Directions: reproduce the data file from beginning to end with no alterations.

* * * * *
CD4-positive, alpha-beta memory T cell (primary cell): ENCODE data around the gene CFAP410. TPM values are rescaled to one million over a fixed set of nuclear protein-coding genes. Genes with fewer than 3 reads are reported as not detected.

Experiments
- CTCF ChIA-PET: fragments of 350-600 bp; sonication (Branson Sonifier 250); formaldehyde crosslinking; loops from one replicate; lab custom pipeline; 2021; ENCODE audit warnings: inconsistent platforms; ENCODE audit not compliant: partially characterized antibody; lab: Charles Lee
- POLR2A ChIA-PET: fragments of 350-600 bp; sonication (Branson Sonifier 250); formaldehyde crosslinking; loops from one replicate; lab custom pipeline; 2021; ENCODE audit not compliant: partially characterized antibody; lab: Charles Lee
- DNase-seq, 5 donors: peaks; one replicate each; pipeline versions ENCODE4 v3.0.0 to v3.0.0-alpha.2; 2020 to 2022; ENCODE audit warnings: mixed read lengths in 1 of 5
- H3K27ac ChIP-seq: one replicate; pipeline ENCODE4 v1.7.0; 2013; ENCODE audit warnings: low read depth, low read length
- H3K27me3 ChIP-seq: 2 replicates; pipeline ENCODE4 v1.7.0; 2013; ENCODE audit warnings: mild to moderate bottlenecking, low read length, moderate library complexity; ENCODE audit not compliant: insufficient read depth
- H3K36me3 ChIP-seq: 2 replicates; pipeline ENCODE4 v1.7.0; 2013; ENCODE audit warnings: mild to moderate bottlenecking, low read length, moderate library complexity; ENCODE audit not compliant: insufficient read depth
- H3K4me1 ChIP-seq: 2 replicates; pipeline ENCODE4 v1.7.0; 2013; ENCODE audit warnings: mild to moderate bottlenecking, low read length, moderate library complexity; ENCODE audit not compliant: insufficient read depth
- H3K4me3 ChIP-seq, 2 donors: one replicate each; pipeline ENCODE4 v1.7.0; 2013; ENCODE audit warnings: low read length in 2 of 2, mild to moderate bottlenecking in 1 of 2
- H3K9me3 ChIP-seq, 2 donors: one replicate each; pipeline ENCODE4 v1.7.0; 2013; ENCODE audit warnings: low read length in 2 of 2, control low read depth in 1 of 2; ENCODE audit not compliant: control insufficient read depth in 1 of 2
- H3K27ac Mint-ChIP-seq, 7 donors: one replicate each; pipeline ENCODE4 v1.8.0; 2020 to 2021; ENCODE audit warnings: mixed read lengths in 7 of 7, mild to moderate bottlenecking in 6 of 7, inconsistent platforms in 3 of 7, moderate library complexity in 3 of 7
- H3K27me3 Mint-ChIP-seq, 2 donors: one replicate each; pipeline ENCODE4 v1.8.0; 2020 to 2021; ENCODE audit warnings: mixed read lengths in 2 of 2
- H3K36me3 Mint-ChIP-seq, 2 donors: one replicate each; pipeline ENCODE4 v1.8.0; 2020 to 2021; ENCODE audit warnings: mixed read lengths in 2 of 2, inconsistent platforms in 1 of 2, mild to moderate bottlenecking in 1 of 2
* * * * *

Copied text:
CD4-positive, alpha-beta memory T cell (primary cell): ENCODE data around the gene CFAP410. TPM values are rescaled to one million over a fixed set of nuclear protein-coding genes. Genes with fewer than 3 reads are reported as not detected.

Experiments
- CTCF ChIA-PET: fragments of 350-600 bp; sonication (Branson Sonifier 250); formaldehyde crosslinking; loops from one replicate; lab custom pipeline; 2021; ENCODE audit warnings: inconsistent platforms; ENCODE audit not compliant: partially characterized antibody; lab: Charles Lee
- POLR2A ChIA-PET: fragments of 350-600 bp; sonication (Branson Sonifier 250); formaldehyde crosslinking; loops from one replicate; lab custom pipeline; 2021; ENCODE audit not compliant: partially characterized antibody; lab: Charles Lee
- DNase-seq, 5 donors: peaks; one replicate each; pipeline versions ENCODE4 v3.0.0 to v3.0.0-alpha.2; 2020 to 2022; ENCODE audit warnings: mixed read lengths in 1 of 5
- H3K27ac ChIP-seq: one replicate; pipeline ENCODE4 v1.7.0; 2013; ENCODE audit warnings: low read depth, low read length
- H3K27me3 ChIP-seq: 2 replicates; pipeline ENCODE4 v1.7.0; 2013; ENCODE audit warnings: mild to moderate bottlenecking, low read length, moderate library complexity; ENCODE audit not compliant: insufficient read depth
- H3K36me3 ChIP-seq: 2 replicates; pipeline ENCODE4 v1.7.0; 2013; ENCODE audit warnings: mild to moderate bottlenecking, low read length, moderate library complexity; ENCODE audit not compliant: insufficient read depth
- H3K4me1 ChIP-seq: 2 replicates; pipeline ENCODE4 v1.7.0; 2013; ENCODE audit warnings: mild to moderate bottlenecking, low read length, moderate library complexity; ENCODE audit not compliant: insufficient read depth
- H3K4me3 ChIP-seq, 2 donors: one replicate each; pipeline ENCODE4 v1.7.0; 2013; ENCODE audit warnings: low read length in 2 of 2, mild to moderate bottlenecking in 1 of 2
- H3K9me3 ChIP-seq, 2 donors: one replicate each; pipeline ENCODE4 v1.7.0; 2013; ENCODE audit warnings: low read length in 2 of 2, control low read depth in 1 of 2; ENCODE audit not compliant: control insufficient read depth in 1 of 2
- H3K27ac Mint-ChIP-seq, 7 donors: one replicate each; pipeline ENCODE4 v1.8.0; 2020 to 2021; ENCODE audit warnings: mixed read lengths in 7 of 7, mild to moderate bottlenecking in 6 of 7, inconsistent platforms in 3 of 7, moderate library complexity in 3 of 7
- H3K27me3 Mint-ChIP-seq, 2 donors: one replicate each; pipeline ENCODE4 v1.8.0; 2020 to 2021; ENCODE audit warnings: mixed read lengths in 2 of 2
- H3K36me3 Mint-ChIP-seq, 2 donors: one replicate each; pipeline ENCODE4 v1.8.0; 2020 to 2021; ENCODE audit warnings: mixed read lengths in 2 of 2, inconsistent platforms in 1 of 2, mild to moderate bottlenecking in 1 of 2